A ball of frozen fur found in Canada turned out to be a mummified animal 30 thousand years old (photo)
In Canada, miners found a frozen lump of fur. They handed the discovery over to paleontologists, who found out that it was a mummified squirrel that could be 30,000 years old.
According to The Daily Star, the mysterious fur ball found deep in a mine in the Yukon Territory in northwestern Canada turned out to be a creature from the Ice Age.
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Paleontologists from the Yukon Beringie Interpretive Center identified the find as an Arctic gopher and named it "Hester". It is believed that this creature curled up in a tight ball during hibernation and froze to death.
According to The Times, the animal was found back in 2018 in Hester Creek in the Klondike goldfields, near Dawson City, a former gold rush outpost near the Alaskan border.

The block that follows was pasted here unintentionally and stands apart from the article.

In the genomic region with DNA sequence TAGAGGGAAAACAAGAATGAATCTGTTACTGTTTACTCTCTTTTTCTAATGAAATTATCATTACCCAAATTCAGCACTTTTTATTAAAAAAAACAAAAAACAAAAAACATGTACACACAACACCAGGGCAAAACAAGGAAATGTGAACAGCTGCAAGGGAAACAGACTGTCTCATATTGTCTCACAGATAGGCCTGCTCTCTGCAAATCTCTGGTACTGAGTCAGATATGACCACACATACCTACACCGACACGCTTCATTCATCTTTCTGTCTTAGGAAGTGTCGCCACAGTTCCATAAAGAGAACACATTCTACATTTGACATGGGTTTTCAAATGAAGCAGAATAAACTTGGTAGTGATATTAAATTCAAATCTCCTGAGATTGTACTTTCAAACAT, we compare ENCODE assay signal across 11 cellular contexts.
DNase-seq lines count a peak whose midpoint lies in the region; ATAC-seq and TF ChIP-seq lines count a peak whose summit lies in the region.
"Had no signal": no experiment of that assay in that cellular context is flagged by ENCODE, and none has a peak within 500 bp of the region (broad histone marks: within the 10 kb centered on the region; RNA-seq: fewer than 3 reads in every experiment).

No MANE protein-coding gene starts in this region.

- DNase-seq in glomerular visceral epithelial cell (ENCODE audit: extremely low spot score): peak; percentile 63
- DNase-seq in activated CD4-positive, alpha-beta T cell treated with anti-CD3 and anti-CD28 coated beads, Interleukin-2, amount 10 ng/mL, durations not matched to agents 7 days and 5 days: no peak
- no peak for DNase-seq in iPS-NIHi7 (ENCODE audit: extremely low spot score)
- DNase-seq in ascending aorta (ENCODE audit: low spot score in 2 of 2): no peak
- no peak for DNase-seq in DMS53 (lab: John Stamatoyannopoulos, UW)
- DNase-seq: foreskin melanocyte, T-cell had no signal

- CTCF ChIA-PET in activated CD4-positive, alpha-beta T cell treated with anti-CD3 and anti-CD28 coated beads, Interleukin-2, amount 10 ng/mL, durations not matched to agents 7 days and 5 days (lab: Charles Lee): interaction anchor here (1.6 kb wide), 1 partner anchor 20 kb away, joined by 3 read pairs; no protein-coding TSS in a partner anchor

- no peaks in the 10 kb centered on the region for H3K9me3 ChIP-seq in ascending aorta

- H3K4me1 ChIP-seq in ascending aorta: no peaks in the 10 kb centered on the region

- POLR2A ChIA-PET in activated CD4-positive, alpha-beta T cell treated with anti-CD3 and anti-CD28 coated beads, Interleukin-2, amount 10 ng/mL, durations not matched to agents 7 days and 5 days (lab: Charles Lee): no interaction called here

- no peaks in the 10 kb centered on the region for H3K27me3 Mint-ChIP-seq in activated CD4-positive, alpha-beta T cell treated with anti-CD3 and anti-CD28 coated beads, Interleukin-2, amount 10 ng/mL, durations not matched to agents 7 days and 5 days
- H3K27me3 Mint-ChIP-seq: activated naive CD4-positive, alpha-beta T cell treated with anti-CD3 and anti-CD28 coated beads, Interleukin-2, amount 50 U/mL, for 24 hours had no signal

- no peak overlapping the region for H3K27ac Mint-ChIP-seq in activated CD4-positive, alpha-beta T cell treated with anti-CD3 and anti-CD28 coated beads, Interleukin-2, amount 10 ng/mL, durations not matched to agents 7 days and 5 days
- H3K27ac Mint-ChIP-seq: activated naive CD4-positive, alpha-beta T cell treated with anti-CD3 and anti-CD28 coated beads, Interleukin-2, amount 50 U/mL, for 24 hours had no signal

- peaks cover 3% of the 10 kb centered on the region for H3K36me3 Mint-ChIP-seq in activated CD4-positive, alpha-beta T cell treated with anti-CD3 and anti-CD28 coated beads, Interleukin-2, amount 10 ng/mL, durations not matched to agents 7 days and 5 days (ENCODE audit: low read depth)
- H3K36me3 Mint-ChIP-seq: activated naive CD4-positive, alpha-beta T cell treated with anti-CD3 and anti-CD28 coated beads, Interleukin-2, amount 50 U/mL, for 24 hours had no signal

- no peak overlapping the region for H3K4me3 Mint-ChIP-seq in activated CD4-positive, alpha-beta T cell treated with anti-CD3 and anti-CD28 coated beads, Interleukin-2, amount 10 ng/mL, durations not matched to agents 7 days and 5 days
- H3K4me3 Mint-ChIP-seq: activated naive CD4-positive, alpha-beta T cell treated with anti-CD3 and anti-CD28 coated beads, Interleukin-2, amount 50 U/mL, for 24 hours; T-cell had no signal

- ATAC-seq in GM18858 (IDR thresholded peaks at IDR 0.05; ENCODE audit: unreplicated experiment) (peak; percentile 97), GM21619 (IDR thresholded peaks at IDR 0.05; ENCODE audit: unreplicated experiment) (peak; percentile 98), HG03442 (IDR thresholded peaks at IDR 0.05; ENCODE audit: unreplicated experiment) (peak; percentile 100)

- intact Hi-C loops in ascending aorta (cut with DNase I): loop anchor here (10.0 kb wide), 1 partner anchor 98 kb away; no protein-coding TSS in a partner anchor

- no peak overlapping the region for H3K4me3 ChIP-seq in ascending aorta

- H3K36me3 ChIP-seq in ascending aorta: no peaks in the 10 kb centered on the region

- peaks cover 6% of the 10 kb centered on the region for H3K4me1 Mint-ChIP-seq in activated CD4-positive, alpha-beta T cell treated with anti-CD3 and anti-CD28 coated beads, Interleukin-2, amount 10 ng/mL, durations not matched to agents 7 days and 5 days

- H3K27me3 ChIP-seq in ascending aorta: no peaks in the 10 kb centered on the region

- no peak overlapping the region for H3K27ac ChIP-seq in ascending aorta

The publication adds that the mummified squirrel is not the only Ice Age animal found in the area. Previously, black ferrets, giant beavers, a mammoth cub, and a wolf cub were found here.
The Yukon government wrote on its official Facebook page: "It's amazing to imagine this little guy running around the Yukon a few thousand years ago."
The researchers used an X-ray machine to scan the animal and found an incredibly intact skeleton - scientists believe the animal was young, but have been unable to prove how it died.
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